Orthopaedic surgeon deserves more lenient punishment

I have followed closely the discussion surrounding the Singapore Medical Council's (SMC) disciplinary tribunal's decision to fine an orthopaedic surgeon $100,000 for not telling his patient of possible side effects (Unwelcome signal for medical fraternity, by Dr Yik Keng Yeong, Jan 26; and Medical council's ruling too harsh, by Dr Andrew Yam Kean Tuck, Jan 26; Doc fined $100k for not warning patient of injection side effects, Jan 22).

Based on the summary of the disciplinary tribunal inquiry released by the SMC, I gathered that Dr Lim Lian Arn pleaded guilty, and the inquiry dealt with only the issue of sentencing, with the SMC seeking a five-month suspension.

Though I am neither a doctor nor a judge, it seems to me that Dr Lim was repentant, as he pleaded guilty at the first instance and apologised. The tribunal also found no serious aggravating factors that warranted the suspension.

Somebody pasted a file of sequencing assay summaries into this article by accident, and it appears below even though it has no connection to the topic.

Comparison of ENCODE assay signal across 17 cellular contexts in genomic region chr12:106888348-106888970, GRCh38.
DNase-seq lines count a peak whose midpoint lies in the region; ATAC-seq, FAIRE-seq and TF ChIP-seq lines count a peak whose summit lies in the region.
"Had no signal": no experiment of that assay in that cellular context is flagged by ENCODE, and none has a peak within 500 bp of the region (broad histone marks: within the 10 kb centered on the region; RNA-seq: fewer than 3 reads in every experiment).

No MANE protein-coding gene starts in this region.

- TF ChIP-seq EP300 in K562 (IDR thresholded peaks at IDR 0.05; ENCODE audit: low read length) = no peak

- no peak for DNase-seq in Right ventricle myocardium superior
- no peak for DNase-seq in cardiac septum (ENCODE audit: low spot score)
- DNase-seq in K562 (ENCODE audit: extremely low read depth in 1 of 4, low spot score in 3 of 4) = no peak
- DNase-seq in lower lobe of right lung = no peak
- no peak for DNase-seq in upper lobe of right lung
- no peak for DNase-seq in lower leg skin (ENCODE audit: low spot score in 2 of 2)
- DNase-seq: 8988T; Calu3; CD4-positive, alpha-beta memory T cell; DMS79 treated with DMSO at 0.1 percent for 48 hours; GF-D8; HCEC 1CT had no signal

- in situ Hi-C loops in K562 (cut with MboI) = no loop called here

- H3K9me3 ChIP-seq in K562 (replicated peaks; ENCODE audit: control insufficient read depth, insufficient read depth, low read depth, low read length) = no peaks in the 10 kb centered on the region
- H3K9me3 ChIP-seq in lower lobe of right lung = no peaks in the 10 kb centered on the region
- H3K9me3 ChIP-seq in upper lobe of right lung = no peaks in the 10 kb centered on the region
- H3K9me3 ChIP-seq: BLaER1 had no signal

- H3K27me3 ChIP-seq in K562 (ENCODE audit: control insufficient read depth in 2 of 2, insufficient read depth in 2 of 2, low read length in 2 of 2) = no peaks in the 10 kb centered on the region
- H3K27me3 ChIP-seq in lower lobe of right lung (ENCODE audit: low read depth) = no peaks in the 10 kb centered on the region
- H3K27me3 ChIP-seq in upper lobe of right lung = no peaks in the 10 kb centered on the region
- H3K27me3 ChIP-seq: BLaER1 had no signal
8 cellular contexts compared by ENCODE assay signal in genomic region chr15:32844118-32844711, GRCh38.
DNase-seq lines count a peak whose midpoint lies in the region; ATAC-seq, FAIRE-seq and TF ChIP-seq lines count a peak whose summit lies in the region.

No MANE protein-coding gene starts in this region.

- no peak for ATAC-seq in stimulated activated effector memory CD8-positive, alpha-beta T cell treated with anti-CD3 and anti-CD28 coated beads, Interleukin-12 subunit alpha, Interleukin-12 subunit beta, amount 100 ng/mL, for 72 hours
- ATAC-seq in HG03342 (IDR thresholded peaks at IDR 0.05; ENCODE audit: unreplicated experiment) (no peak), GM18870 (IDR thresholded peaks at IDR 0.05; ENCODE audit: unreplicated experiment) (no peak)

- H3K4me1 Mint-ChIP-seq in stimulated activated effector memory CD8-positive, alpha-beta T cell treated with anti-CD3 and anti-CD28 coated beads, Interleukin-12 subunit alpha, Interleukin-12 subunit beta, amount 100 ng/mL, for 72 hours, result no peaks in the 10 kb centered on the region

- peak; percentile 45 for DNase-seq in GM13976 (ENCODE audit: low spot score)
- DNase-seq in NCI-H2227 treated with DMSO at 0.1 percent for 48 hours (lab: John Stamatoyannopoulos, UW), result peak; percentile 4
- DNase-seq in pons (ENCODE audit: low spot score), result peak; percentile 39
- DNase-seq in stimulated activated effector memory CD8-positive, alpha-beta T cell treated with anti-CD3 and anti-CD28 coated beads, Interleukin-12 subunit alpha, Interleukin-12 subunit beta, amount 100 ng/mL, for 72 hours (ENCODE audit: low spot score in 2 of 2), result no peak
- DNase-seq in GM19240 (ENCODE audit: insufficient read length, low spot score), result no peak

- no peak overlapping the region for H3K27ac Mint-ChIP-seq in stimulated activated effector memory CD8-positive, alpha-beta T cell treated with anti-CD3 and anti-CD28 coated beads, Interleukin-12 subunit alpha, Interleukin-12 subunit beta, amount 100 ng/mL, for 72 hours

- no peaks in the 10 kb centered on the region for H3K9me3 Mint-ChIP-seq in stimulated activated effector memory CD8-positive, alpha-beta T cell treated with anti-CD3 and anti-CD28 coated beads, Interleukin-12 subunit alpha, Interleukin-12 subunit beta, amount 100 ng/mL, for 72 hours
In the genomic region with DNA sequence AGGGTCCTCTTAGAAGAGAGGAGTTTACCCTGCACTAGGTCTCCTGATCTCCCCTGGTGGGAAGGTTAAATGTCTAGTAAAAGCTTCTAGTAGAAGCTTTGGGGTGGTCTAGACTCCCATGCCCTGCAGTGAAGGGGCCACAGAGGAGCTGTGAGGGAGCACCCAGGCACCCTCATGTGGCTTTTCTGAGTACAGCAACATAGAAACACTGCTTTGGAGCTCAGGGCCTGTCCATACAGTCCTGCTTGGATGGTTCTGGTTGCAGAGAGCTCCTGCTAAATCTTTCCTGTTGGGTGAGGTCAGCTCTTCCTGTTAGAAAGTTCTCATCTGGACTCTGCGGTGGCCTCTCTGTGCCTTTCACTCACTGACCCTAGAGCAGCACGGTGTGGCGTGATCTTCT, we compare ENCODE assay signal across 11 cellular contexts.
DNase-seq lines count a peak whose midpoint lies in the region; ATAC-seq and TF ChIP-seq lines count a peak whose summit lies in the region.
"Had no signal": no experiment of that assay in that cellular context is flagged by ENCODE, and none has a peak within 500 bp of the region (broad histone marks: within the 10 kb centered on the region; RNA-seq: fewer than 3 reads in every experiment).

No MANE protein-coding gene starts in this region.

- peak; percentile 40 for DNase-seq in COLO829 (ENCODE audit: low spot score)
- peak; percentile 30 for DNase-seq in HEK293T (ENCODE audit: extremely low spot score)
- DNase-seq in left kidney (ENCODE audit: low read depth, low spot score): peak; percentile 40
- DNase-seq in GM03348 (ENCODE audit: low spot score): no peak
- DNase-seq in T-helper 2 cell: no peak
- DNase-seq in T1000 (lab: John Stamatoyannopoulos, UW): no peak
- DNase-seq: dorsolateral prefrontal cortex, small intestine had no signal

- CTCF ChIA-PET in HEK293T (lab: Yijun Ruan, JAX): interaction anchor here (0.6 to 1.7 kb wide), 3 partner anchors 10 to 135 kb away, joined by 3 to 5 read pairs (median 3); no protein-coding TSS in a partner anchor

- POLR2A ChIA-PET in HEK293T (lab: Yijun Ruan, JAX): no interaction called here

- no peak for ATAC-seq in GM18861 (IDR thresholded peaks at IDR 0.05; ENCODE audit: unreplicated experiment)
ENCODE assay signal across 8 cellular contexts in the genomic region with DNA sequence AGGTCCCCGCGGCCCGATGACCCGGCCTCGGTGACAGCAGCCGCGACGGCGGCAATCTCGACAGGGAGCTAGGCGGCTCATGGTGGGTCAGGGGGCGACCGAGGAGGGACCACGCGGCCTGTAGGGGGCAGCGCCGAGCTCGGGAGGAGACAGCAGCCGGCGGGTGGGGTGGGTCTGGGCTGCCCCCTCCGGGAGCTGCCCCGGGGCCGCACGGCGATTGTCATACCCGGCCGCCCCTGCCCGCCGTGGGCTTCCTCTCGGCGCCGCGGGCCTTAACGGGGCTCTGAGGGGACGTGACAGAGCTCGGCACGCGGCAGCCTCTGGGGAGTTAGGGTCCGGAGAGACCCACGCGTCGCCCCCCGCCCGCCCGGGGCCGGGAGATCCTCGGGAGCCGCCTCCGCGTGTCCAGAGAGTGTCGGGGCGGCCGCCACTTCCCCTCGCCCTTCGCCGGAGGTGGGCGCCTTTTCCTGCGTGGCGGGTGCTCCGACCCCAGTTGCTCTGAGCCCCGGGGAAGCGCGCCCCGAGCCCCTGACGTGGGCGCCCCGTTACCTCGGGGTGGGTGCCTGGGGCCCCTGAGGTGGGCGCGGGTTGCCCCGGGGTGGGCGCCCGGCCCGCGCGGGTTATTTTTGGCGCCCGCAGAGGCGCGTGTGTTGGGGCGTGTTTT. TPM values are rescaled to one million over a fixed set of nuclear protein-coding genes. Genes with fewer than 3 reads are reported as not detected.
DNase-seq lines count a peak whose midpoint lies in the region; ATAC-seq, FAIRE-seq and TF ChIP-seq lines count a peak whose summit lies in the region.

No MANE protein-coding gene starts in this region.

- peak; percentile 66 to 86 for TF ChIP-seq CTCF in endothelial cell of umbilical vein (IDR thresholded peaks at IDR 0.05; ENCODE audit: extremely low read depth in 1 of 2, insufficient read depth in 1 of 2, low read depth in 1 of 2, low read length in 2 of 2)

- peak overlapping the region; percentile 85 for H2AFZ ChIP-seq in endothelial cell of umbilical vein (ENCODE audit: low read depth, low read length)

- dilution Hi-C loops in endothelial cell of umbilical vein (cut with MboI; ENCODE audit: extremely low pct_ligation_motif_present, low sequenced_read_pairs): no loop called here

I hope that when the SMC makes such decisions, it heeds the advice given by Chief Justice Sundaresh Menon in 2016, when he said: "Medical care is of direct concern to all Singaporeans, and we must avoid a situation where the practice of medicine comes to be adversely affected by the medical practitioner's consciousness of the risks of malpractice liability" (CJ seeks to ease doctors' fears of malpractice suits; Jan 12, 2016).

I believe that a doctor with the courage to be held accountable and is repentant deserves a more lenient punishment than the maximum fine Dr Lim received.

Lee Chee Seng

A version of this article appeared in the print edition of The Straits Times on January 29, 2019, with the headline 'Orthopaedic surgeon deserves more lenient punishment'. Print Edition | Subscribe